Remembered by many as the 15-year-old alto singer from next door, Brandy Norwood is doing much more than sitting up in her room these days. The Mississippi-born soul singer is currently celebrating the release of her sixth studio album, Two Eleven, named in honor of her birthday as well as Whitney Houston’s death date. With more than 10 million albums sold over the past 18 years, R&B’s teen star didn’t ever think she would ever be a music icon for a new generation. In fact, she never thought her career would take off the way it did. But, “God is awesome,” she readily admits.
Brandy moved to Carson, California with her musically-influenced family at the age of four. After singing in her church choir, and wanting to follow the footsteps of Houston, a 13-year-old Brandy started her career in music singing backup for Immature (now IMx) in 1992. Just two short years later, the songbird released her self-titled debut album, Brandy, which went on to sell four million copies; her sophomore album, Never Say Never (1998), sold five million units. Back then, the only thing this songstress had on her mind was taking over the music world. “[At 15], I just wanted to be a star,” she says. But fast-forward 14 years, and the daughter of a church music director is looking at her place in music much differently.
While Brandy has dropped quite a few albums and produced multiple chart-topping singles over the years, she decided to take a break from entertainment to contemplate if that was still the place to be. “[I needed] to take a break to figure out what it was that I needed to do,” says Brandy. “Just not knowing at one point if this was something that I was supposed to do anymore because I didn’t feel like I was creating any opportunities for myself. People were calling me a ‘has been.’ It was a hard time for me.” After reevaluating what it was she wanted next in her life, the now 33-year-old vocalist chose to work on what she calls her comeback because she didn’t if anyone would give her a chance. But the fear of being accepted into the mainstream once again wasn’t the only obstacle weighing on Brandy’s mind when deciding to work on her sixth studio project.
Two Eleven is now the second album of her career that does not include super producer Rodney “Darkchild” Jerkins—a collaborator who has influenced all her previous projects with the exception of Afrodisiac (2004)—in the credits. “I was afraid at first because I’m so used to only Rodney.” She continues, “I just become a different person [and] a different artist when I’m working with him. So I was afraid that I would not be able to become that with anyone else because Darkchild is who I’ve been used to for long. But I gave it a shot. I really trusted Breyon Prescott [and] his instincts. He put me with all the right people… It felt good to have someone like Sean Garrett helping guide the ship, and Rico Love who was there at the very beginning. Everybody really made me feel comfortable and…showed their support for me. I think that helped.” But as the Grammy wining-artist conquered one fear, there was still one more to overcome.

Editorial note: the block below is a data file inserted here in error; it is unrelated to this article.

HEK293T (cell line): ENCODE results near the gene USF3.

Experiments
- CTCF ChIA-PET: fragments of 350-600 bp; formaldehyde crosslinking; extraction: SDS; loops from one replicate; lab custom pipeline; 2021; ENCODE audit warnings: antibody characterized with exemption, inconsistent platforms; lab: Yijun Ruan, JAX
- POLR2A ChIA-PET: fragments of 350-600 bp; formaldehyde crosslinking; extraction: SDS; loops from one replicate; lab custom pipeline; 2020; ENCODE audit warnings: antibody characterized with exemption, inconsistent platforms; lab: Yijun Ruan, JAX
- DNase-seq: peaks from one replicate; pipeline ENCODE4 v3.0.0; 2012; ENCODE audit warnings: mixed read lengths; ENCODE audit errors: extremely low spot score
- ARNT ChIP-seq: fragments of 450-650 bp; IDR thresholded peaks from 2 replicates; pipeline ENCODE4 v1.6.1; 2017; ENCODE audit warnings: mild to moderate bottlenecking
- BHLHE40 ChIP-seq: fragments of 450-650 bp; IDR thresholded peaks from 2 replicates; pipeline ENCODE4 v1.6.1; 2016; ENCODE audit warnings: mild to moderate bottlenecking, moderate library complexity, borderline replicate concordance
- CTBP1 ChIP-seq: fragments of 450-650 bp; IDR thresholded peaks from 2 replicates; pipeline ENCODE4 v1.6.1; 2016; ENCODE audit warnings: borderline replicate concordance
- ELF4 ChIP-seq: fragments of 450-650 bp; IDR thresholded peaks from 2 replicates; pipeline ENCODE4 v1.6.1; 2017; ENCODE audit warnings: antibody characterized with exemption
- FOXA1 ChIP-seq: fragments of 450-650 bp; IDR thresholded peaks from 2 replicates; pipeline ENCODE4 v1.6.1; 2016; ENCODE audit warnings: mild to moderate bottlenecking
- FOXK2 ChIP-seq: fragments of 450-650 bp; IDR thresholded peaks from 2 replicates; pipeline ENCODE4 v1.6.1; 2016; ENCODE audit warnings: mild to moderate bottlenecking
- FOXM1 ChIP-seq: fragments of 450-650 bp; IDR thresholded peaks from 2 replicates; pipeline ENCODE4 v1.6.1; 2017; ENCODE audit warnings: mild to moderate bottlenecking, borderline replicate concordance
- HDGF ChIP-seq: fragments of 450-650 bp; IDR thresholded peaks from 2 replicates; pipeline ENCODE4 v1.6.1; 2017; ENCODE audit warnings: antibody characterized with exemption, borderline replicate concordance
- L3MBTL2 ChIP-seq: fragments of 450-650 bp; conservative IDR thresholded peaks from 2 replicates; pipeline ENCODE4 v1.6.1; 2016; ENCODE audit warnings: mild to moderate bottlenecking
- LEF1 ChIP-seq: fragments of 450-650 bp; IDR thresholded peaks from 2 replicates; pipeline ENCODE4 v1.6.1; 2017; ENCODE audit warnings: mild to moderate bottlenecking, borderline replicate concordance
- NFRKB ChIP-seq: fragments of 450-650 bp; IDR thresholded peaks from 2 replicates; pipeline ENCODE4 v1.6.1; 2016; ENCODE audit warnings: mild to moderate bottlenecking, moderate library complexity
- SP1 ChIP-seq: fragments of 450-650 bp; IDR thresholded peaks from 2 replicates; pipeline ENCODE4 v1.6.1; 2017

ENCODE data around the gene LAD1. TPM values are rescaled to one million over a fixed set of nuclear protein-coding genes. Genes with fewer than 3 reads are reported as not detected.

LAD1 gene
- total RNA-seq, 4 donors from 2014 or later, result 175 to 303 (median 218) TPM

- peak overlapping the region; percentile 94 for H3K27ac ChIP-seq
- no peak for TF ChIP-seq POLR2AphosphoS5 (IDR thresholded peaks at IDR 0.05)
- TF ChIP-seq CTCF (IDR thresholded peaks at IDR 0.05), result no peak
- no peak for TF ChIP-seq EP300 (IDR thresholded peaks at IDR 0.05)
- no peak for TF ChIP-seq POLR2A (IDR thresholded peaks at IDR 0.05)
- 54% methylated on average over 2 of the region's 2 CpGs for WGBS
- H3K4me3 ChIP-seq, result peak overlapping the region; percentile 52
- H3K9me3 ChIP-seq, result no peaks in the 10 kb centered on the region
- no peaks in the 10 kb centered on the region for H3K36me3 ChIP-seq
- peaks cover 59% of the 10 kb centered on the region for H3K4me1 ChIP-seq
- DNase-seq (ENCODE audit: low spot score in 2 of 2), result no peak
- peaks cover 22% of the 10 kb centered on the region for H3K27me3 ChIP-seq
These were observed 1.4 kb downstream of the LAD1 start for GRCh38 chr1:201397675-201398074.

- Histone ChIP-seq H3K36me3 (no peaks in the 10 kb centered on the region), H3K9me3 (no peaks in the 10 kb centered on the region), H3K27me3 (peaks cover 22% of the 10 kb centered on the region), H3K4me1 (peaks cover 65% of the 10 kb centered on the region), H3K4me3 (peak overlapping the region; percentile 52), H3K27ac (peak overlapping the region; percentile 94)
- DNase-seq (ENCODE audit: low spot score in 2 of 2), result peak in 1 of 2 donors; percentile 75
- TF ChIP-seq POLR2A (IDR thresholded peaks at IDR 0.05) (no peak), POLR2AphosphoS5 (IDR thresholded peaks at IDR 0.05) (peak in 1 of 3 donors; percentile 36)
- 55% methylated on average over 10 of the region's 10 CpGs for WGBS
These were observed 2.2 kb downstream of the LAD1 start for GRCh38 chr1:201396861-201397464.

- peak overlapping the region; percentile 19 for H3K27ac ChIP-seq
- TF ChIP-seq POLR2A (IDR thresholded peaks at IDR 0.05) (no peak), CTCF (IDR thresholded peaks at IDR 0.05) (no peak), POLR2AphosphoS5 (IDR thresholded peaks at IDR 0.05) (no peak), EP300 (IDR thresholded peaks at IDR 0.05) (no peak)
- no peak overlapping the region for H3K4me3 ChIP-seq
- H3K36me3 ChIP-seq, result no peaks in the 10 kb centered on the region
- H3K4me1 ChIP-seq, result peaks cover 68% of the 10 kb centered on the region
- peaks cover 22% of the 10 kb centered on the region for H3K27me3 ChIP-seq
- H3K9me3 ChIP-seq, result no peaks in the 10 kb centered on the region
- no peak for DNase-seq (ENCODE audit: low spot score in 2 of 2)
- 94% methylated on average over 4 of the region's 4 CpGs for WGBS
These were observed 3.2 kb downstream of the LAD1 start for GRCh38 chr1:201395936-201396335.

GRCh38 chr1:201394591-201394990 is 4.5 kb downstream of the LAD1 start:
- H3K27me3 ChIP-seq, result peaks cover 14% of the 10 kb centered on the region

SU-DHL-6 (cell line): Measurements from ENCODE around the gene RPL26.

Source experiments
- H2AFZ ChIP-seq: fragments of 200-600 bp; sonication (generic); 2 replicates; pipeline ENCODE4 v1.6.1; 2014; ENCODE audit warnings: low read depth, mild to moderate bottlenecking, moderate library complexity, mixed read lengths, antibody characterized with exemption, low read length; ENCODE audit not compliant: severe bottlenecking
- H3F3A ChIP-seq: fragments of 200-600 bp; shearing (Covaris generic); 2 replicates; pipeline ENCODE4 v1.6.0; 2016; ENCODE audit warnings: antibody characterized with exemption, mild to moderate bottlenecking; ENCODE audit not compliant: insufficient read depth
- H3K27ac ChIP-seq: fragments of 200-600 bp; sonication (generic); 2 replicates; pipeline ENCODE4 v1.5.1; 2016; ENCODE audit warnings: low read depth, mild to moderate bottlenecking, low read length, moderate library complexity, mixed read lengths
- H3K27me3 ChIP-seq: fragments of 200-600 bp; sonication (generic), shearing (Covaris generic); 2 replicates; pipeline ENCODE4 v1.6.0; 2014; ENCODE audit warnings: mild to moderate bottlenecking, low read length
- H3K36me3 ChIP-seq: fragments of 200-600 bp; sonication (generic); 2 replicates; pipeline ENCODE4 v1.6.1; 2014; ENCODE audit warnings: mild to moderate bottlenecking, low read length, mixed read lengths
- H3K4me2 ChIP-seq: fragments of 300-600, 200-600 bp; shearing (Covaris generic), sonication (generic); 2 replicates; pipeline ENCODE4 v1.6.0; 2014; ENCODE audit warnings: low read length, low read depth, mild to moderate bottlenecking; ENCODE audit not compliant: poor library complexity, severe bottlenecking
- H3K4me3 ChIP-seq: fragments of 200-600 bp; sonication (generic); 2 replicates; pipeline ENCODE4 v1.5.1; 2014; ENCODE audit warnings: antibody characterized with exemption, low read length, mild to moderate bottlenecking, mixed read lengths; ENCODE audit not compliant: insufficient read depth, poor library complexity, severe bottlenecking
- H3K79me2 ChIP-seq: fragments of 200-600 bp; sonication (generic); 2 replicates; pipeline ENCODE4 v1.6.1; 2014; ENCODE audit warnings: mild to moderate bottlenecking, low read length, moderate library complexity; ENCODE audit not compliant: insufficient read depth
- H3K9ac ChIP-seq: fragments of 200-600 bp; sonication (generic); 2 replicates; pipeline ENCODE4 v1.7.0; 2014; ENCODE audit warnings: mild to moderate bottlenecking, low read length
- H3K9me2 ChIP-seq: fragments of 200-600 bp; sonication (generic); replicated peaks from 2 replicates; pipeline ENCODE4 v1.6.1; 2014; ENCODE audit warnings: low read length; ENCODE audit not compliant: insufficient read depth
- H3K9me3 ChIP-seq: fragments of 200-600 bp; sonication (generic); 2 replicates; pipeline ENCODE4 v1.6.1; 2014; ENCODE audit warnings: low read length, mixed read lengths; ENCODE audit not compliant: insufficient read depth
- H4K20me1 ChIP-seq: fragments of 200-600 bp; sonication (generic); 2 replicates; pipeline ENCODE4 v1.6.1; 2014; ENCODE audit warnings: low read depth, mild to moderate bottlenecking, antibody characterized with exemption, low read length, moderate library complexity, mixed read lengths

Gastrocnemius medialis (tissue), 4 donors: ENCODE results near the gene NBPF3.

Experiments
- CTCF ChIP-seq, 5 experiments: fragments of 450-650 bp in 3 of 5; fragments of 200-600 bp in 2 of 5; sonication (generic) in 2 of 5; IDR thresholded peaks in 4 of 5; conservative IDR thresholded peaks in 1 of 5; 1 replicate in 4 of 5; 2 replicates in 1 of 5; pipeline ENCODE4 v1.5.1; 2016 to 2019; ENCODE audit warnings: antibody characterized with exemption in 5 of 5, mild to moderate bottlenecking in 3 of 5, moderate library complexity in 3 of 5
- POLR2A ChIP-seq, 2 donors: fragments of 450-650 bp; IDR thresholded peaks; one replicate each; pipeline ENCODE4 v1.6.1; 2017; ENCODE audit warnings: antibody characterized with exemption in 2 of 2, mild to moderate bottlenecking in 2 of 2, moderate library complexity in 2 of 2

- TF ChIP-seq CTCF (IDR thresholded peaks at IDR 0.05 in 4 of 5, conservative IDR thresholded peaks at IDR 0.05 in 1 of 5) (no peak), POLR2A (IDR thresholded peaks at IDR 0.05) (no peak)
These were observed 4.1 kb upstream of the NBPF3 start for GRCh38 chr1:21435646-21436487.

People were calling me a ‘has been.’ It was a hard time for me.
In 2008, Brandy released Human, an album that was not well perceived by fans or the music world. On her VH1 reality show, Brandy & Ray J: A Family Business, the singer addresses the project’s poor performance, questioning Rodney Jerkins’ commitment to the album. But even with the non-success of her last LP, the ’90s-bred star kept it moving, knowing it was something she had to look passed. “Your past sometimes tries to creep in the moment and…it’s all an illusion,” she points out. “[There’s] that negative voice that we all experience.”
The first single from Two Eleven, “Put It Down” featuring Chris Brown, peaked at No. 3 on the R&B/Hip-Hop Songs chart, making it her 10th top 10 single on the Billboard charts. “I feel like I’m being reincarnated,” she says reacting to the single’s success. “I think everything that I’m doing from here on is my way of coming back to the full potential of who I am…with the mentality of really being of service. The fame, people knowing who you are, [changing] your lifestyle up… all that’s great, but that’s not the reason [I do this]. When you have that mind state, everything becomes important to you because your whole goal is to inspire people.”
While most teenagers were trying not to get grounded, Brandy was busy touring the world. And 20 years later, she’s proven she’ll never quit... but she does have a backup plan just in case: “I would be a kick ass lawyer, and doing hair and